The Heart of the Matter
March 25, 2016
The Orange

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Every spiritual tradition in the world has its own collection of rites and rituals that make up the warp and woof if it's particular path. These rites and rituals, the origins of which are not always understood, give its practitioners something to do -- something not just think about or meditate on, but a physical activity they can focus on to help them remember the metaphysical connection to the essence of their path.

I get it. I do. Rituals work. Or as my rabbi liked to say, "If you want to learn to dance, sometimes you need to start with the box step."

My kids, for example, cannot celebrate Christmas without leaving milk and cookies out for Santa, even though its been years since they realized that the fat guy in the red suit didn't have a snowball's chance in hell of making it down our chimney.

While I have never been a big fan of rites and rituals, I definitely have experienced their benefit, the most memorable one happening for me in 1974. That was the year I lived in a spiritual commune, on a 600 acre farm, 12 miles outside of Charlottesville, Virginia.

Three times a week, the six of us would sit, cross-legged, in our living room and, as a part of a spiritual practice given us by the same wonderful Teacher, share from the heart.

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It was at one of these gatherings that I first heard the news about an ashram that would soon be moving to our little town. An ashram! A center of spiritual life! A divine abode of God-seeking souls -- students of the same teacher I had -- who had dedicated their lives to the realization of the highest truth.

I couldn't believe my good fortune. Now, I would have a place to go and serve whenever I wanted to dive deeper into the depths of the spiritual path I was on. Cool.

Back then, as I understood it, the prevailing ritual of welcoming a new ashram was to bring a gift -- usually a flower or a piece of fruit -- and place it on the altar. And so, on the day the ashram was going to open its doors, I made a pilgrimage to my favorite grocery store in search of the perfect piece of fruit.

The cantaloupes looked great, but seemed a bit too big to place upon an altar. The apples also looked great. They were red, unblemished, and shiny. Too shiny, I thought -- almost as if they had been polished in some back room to make them stand out. Uh uh. No way did I want my offering to stand out. I wanted my offering to fit in with the other flowers and fruit. Hey, this wasn't about me and my offering. This was about selfless giving, right? That's when I noticed the oranges -- perfectly round, unpolished, and delicately textured pieces of fruit. Yes! Oranges!

Choosing the roundest and most orangey orange I could find, I blissfully made my way through the 5 Items or Less check-out lane, carefully positioned my orange on the passenger seat of my 1966 Volkswagen, and began driving to the ashram -- a destination that was going to be the radiant sun around which the Pluto of my longing was going to revolve.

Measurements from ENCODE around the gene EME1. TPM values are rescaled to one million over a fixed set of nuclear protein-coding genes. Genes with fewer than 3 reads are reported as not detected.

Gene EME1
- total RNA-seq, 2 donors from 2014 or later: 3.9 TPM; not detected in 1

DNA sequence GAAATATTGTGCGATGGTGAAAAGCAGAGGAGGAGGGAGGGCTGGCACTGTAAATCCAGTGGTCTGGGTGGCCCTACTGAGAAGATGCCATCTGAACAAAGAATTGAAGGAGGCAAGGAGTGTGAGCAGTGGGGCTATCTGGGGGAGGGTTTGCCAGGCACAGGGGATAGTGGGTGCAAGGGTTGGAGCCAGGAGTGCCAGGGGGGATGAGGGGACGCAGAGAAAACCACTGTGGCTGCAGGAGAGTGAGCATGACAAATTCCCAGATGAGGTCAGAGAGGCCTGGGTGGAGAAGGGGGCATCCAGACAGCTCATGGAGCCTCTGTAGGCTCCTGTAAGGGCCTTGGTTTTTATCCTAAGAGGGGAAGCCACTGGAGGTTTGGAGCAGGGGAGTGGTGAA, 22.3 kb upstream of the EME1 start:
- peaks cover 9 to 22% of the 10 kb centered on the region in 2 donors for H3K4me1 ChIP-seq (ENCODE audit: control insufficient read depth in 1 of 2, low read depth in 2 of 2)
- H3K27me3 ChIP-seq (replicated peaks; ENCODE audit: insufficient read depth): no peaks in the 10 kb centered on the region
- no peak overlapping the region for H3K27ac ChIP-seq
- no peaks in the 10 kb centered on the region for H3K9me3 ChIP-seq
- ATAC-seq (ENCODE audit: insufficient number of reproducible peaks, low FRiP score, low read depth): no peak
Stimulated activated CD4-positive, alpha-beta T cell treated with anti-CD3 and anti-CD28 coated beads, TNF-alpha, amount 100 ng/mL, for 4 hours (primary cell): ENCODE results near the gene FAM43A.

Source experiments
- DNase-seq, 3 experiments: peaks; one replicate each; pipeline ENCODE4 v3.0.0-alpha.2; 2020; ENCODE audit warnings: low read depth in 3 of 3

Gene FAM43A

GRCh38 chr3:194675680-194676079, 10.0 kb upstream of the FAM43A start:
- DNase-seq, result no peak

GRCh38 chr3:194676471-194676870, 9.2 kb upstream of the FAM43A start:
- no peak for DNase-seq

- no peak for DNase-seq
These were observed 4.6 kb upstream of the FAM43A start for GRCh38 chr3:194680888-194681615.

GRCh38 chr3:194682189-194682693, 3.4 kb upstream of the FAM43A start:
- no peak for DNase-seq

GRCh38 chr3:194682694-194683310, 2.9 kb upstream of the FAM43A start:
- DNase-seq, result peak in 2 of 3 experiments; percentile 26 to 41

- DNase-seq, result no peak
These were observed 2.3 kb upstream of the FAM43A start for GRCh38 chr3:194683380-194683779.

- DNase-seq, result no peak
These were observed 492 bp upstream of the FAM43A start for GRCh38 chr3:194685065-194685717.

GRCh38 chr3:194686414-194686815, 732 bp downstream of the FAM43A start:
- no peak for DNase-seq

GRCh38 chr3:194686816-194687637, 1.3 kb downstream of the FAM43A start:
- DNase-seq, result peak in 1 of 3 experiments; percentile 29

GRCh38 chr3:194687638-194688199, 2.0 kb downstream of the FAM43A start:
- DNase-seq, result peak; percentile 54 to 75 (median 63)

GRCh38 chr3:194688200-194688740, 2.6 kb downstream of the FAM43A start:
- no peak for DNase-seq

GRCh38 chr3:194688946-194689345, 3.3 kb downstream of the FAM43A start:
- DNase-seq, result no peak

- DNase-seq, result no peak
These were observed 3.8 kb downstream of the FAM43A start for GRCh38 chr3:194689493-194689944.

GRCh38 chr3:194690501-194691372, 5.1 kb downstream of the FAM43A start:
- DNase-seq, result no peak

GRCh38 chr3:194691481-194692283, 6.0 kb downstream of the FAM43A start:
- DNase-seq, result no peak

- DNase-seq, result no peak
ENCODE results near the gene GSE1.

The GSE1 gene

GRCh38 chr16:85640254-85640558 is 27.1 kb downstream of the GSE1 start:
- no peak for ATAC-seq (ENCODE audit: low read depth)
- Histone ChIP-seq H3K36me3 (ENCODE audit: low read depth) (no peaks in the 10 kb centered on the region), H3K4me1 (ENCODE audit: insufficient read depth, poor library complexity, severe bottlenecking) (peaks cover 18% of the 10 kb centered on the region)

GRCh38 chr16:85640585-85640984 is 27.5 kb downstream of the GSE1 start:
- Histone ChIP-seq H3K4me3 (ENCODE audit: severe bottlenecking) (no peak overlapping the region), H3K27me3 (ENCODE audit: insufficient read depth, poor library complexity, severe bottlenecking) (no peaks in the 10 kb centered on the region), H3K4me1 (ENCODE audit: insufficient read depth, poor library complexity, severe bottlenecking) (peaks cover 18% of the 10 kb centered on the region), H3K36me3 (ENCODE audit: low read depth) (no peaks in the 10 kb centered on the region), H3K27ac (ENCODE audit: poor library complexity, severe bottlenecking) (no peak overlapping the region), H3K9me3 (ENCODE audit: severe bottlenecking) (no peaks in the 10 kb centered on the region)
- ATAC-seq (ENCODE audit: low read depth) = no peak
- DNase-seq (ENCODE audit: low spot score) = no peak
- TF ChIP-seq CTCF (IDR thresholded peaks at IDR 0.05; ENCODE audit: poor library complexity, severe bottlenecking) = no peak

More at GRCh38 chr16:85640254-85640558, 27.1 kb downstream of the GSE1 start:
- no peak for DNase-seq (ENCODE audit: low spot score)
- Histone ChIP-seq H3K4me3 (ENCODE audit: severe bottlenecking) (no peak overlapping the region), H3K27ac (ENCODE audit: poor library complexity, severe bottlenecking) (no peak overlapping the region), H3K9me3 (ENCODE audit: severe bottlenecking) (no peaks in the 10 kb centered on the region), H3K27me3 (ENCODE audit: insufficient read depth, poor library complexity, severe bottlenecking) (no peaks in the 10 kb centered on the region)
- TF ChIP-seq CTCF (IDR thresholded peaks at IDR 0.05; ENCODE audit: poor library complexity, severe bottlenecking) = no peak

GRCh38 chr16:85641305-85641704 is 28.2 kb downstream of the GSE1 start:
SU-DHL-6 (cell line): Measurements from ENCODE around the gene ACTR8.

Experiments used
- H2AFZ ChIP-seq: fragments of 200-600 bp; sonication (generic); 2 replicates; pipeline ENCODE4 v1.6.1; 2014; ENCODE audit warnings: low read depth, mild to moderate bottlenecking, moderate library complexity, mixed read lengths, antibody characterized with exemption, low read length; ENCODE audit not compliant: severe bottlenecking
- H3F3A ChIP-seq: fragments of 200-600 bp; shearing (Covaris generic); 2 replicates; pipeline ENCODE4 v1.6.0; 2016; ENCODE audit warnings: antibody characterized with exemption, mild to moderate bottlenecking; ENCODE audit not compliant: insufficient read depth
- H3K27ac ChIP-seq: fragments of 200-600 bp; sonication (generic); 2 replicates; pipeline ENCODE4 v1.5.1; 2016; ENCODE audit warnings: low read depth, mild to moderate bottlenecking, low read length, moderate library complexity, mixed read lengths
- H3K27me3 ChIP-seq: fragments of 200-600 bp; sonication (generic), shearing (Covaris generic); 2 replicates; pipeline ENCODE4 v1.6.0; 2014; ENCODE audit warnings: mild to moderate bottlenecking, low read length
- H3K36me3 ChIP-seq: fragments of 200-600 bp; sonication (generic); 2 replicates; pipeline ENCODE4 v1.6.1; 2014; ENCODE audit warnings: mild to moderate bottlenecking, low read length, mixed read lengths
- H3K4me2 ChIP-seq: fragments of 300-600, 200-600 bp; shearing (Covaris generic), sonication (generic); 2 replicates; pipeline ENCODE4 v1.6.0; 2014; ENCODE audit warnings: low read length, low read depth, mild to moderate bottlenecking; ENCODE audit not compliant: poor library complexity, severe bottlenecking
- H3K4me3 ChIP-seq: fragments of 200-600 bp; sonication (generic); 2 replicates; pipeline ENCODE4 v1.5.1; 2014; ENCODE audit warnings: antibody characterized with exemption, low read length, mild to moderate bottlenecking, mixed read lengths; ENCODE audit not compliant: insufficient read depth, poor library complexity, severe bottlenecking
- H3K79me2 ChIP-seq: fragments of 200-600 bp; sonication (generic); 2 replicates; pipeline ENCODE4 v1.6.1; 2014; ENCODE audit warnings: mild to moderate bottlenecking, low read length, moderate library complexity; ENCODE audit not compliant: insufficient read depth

Driving more slowly than usual to ensure my orange didn't roll onto the floor, I closed my eyes and meditated at every traffic light and stop sign along the way. Beauty was everywhere around me. The dogwood trees were blooming. The robins were singing. And the sweetest of fragrances filled the air.

And then, as if choreographed by the hand of an all knowing God, the perfect parking space opened up right in front of the ashram. Whoa! If this wasn't heaven, it was pretty damn close. How fortunate I felt! How graced! I closed my eyes and meditated some more.

Five minutes passed. Then another five. If there was one thing I was sure of it was this: my front seat meditation was not going to be of the token "minute of silence" variety. Nope. No way. My meditation was going to be the real deal -- as real as the feeling that brought me here in the first place.

Lovingly lifting my orange in the air, inspecting it for dust and dirt, I made my way out of the car, ascended a few steps, and found myself standing on the front porch. Pausing briefly, I lifted my hand and rang the bell. What a sweet sound it was -- a chime for all times. And then... as the sound slowly faded away... I enjoyed an even sweeter silence. A few seconds passed. Then the door opened. Standing there was a hairy, pot-bellied man in a stained undershirt. He had a bottle of beer in his left hand.

"Yeah?" he said. "Whaddya want?"

"Um...er.. is this the ashram?" I asked.

"Hell no," he barked. "Those people don't move in until tomorrow." Then he slammed the door.

I just stood there, unmoving, a perfectly round orange in my right hand.

The above story is not included in my recently published book

Posted by Mitch Ditkoff at March 25, 2016 12:59 PM

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